Mar 28, 2023, 4:00 am UTC

2 min

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Race-based trauma explained

When the Memphis police released video footage of Tyre Nichols' recent violent arrest, the pain, anguish, and fear of this injustice were felt by people of color across the U.S. and beyond, reminding them of their own painful experiences of racism and triggering past trauma.   

But could racism also be at the heart of chronic stress and anxiety among people of color, and is it possible to find emotional healing? 

What is racial trauma?  

Continued exposure to racial discrimination, microaggressions, harassment, and violence can cause deep scars on one's mental well-being.   

Whether it's experiencing racism first-hand or witnessing a member of one's community go through it, the strong negative impact of these encounters is similar to post-traumatic stress disorder (PTSD).   

The term "racial trauma" recognizes how complex facets of one's identity — race and ethnicity — influence the unique stressors they're exposed to throughout their lives and what healing could look like.  

Definition: Racial Trauma 

“Racial trauma, or race-based traumatic stress, is the cumulative effects of racism on an individual's mental and physical health.” 
The Journal of the American Academy of Psychiatry and the Law 


What is the impact of racial trauma?  

The effects of racial trauma are far-reaching and can cause a ripple effect in all aspects of one's life.

The most prominent symptoms of racial trauma are chronic stress and worry. For example, results from a 2022 Stress in America Survey reveal that 75 percent of Black adults report racial climate as a significant source of stress. These percentages are high for other communities of color as well: 70 percent for Latino adults and 69 percent for Asian adults.  

Experts say chronic stress can lead to other poor health behaviors, such as lack of sleep, smoking, and binge eating — all of which adversely affect one's physical and mental health. And the worst part is that some of these health consequences can even be passed down from generation to generation.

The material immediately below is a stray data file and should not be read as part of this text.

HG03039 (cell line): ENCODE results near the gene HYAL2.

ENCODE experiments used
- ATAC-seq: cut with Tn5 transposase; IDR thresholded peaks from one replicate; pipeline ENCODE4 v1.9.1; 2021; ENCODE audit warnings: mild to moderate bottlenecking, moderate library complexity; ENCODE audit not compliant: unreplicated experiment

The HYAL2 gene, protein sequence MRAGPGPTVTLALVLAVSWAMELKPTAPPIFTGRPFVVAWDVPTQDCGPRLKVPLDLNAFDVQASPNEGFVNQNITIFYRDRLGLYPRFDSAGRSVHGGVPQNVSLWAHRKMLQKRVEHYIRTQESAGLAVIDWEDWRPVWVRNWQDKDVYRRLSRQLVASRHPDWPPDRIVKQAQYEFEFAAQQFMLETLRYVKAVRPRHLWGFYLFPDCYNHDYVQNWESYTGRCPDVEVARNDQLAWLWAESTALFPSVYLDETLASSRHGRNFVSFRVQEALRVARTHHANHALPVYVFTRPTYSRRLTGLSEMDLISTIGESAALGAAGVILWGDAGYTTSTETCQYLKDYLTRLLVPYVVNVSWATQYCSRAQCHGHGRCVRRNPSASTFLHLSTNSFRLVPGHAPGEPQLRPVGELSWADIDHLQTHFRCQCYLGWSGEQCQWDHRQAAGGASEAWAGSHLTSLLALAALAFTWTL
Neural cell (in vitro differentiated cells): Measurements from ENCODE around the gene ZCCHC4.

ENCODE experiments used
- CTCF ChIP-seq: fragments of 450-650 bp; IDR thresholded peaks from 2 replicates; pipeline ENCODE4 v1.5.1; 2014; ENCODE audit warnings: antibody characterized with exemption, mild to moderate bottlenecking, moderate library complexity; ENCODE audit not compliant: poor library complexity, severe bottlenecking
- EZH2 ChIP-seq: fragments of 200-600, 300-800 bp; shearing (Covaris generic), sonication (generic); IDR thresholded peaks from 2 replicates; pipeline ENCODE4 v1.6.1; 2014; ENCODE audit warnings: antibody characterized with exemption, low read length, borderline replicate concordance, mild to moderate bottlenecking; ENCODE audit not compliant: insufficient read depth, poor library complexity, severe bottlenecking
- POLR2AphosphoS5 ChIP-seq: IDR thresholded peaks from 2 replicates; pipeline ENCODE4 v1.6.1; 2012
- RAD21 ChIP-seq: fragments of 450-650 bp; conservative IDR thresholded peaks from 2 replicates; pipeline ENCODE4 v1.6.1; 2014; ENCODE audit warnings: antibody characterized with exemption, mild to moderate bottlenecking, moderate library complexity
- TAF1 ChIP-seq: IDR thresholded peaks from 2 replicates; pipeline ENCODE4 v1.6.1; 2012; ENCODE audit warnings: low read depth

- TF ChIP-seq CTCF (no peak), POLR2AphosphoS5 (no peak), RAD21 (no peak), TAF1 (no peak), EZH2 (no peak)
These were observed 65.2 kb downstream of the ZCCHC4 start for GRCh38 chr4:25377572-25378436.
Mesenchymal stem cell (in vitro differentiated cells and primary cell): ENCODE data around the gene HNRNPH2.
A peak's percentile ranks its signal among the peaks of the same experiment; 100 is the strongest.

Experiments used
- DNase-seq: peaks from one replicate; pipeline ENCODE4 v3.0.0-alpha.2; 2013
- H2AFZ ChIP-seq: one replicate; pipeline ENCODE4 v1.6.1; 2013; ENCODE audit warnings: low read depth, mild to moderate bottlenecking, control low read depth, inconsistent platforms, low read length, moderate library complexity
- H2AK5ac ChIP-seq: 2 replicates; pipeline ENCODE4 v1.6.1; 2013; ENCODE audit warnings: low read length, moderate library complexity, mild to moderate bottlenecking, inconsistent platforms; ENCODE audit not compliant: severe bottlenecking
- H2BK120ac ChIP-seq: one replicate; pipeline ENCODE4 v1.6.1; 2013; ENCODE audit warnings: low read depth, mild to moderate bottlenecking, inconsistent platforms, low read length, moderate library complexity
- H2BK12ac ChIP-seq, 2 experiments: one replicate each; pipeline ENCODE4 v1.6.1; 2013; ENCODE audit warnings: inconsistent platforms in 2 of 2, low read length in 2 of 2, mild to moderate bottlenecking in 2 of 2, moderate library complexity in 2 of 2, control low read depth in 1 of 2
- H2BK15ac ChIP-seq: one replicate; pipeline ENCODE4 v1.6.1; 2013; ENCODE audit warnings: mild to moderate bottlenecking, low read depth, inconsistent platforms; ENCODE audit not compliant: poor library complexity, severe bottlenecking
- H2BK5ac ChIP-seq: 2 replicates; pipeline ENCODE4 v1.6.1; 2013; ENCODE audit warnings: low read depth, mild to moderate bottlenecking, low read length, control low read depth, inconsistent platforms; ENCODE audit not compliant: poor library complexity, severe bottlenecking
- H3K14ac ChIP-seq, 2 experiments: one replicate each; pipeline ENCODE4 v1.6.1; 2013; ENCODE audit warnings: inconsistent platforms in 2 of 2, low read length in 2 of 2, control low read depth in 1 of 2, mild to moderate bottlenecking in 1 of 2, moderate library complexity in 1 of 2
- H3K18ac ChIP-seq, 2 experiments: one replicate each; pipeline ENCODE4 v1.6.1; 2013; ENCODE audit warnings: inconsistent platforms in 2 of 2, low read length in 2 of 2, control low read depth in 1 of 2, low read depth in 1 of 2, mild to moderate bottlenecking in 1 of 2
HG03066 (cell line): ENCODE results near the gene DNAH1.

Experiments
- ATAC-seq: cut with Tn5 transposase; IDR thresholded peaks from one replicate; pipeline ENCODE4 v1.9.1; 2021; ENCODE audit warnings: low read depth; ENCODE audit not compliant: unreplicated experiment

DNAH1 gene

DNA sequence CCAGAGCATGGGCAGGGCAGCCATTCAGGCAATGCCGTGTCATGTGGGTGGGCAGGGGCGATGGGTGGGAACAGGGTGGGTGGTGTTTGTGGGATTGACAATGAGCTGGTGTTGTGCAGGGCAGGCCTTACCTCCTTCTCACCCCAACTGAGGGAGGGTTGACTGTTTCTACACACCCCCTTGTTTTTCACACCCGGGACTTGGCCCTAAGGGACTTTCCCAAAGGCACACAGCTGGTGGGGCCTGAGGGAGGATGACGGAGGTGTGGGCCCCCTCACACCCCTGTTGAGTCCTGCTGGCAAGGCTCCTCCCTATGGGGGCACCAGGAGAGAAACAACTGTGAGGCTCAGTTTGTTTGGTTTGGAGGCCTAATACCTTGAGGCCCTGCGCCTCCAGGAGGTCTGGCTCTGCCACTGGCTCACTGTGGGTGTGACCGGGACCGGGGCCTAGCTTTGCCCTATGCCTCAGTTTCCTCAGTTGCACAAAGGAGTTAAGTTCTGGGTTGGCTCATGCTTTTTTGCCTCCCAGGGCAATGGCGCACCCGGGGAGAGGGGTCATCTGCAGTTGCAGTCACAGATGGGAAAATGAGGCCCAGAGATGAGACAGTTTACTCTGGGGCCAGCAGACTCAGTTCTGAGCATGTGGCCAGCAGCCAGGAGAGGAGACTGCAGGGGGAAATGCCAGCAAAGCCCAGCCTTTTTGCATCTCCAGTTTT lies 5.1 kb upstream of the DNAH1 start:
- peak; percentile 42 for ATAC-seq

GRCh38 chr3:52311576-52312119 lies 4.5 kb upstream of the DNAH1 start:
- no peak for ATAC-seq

Other common symptoms of racial trauma include:  

  • Low self-esteem and self-worth  
  • Intrusive thoughts  
  • Dissociation/withdrawal through avoiding people, conversations, or places
  • Increased irritability and hypervigilance  
  • Heightened feelings of anxiety, accompanied by physical symptoms (headaches and palpitations)

How can people heal from racial trauma?    

The roots of racism are pervasive and deeply entwined in North American society. This makes coping with racial trauma especially hard because societal systems continue to foster discrimination and racial inequities. Still, it is possible to find hope through empathy and validation. It's important to remember the path toward healing isn't linear, and the journey will look different for everyone.   

If you or a loved one is experiencing racial trauma, here are some actions that can help:   

  • Finding a community in friends, family members, or a support group, so you can openly share your thoughts and emotions
  • Seeking a therapist who specializes in race-based trauma 
  • Using positive self-talk to boost confidence 
  • Engaging in activism to gain a sense of empowerment  
  • Limiting your use of social media and the news cycle to manage triggers 
  • Finding healthy outlets for self-expression (journaling, painting, music, etc.) 


Additional resources on racial trauma: 

Mental Health America 

Reading List compiled by clinical psychologist Monnica Williams 

Healing from Generational Trauma - a workbook from Althea Therapy 


Photo by Toya Beauty on Unsplash


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